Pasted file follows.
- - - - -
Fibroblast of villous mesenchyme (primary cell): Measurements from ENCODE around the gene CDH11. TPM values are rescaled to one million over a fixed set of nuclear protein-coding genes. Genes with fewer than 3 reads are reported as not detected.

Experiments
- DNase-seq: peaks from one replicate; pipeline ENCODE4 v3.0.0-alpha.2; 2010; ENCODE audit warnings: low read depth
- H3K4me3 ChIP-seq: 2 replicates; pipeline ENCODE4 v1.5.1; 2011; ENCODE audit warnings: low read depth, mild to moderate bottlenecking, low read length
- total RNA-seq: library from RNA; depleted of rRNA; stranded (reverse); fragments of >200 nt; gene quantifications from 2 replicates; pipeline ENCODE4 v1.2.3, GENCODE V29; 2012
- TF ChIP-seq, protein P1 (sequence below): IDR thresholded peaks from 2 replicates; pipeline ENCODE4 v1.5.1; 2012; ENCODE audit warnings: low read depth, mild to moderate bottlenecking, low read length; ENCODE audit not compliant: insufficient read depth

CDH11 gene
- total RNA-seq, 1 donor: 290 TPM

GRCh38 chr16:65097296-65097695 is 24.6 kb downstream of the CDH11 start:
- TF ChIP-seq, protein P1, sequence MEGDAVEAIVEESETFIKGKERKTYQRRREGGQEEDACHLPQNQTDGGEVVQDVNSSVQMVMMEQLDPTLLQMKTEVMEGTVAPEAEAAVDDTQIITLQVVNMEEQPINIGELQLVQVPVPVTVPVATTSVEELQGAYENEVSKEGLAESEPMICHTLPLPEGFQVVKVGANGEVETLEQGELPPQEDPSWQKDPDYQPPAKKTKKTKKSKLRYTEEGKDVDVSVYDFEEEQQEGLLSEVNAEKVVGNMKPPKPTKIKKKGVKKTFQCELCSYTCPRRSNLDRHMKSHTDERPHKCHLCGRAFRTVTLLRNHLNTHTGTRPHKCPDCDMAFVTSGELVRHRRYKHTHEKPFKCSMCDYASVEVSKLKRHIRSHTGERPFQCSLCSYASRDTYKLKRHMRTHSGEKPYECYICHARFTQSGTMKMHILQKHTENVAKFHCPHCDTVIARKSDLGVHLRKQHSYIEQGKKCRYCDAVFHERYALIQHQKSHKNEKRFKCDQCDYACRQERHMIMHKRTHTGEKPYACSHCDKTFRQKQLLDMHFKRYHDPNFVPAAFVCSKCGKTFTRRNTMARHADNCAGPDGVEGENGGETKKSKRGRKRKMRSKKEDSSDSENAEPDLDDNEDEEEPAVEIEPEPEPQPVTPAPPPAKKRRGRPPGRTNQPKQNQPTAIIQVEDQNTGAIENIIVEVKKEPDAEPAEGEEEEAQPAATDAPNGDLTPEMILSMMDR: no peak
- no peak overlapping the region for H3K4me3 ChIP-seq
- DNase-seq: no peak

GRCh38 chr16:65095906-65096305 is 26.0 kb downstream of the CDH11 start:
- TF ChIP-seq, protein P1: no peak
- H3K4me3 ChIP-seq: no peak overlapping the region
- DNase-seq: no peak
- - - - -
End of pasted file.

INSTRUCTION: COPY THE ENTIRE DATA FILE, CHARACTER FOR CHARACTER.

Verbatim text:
Fibroblast of villous mesenchyme (primary cell): Measurements from ENCODE around the gene CDH11. TPM values are rescaled to one million over a fixed set of nuclear protein-coding genes. Genes with fewer than 3 reads are reported as not detected.

Experiments
- DNase-seq: peaks from one replicate; pipeline ENCODE4 v3.0.0-alpha.2; 2010; ENCODE audit warnings: low read depth
- H3K4me3 ChIP-seq: 2 replicates; pipeline ENCODE4 v1.5.1; 2011; ENCODE audit warnings: low read depth, mild to moderate bottlenecking, low read length
- total RNA-seq: library from RNA; depleted of rRNA; stranded (reverse); fragments of >200 nt; gene quantifications from 2 replicates; pipeline ENCODE4 v1.2.3, GENCODE V29; 2012
- TF ChIP-seq, protein P1 (sequence below): IDR thresholded peaks from 2 replicates; pipeline ENCODE4 v1.5.1; 2012; ENCODE audit warnings: low read depth, mild to moderate bottlenecking, low read length; ENCODE audit not compliant: insufficient read depth

CDH11 gene
- total RNA-seq, 1 donor: 290 TPM

GRCh38 chr16:65097296-65097695 is 24.6 kb downstream of the CDH11 start:
- TF ChIP-seq, protein P1, sequence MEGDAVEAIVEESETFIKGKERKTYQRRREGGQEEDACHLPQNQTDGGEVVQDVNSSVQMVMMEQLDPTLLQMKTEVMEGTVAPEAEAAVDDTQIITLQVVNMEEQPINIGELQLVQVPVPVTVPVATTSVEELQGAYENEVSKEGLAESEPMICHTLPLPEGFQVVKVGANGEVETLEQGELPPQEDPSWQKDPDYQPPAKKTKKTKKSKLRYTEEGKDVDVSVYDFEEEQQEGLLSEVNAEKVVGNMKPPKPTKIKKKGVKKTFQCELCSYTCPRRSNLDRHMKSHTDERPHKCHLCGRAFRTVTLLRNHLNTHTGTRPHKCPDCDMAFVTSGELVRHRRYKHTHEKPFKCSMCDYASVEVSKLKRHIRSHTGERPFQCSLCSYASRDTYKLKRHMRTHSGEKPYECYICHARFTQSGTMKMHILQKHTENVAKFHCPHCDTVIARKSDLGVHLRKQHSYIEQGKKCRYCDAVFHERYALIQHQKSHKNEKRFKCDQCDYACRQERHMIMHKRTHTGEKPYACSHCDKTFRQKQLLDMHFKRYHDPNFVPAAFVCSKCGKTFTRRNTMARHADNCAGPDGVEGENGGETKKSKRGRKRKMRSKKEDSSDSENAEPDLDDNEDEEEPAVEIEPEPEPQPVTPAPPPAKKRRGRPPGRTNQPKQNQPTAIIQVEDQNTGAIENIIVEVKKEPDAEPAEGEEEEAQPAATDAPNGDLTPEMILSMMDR: no peak
- no peak overlapping the region for H3K4me3 ChIP-seq
- DNase-seq: no peak

GRCh38 chr16:65095906-65096305 is 26.0 kb downstream of the CDH11 start:
- TF ChIP-seq, protein P1: no peak
- H3K4me3 ChIP-seq: no peak overlapping the region
- DNase-seq: no peak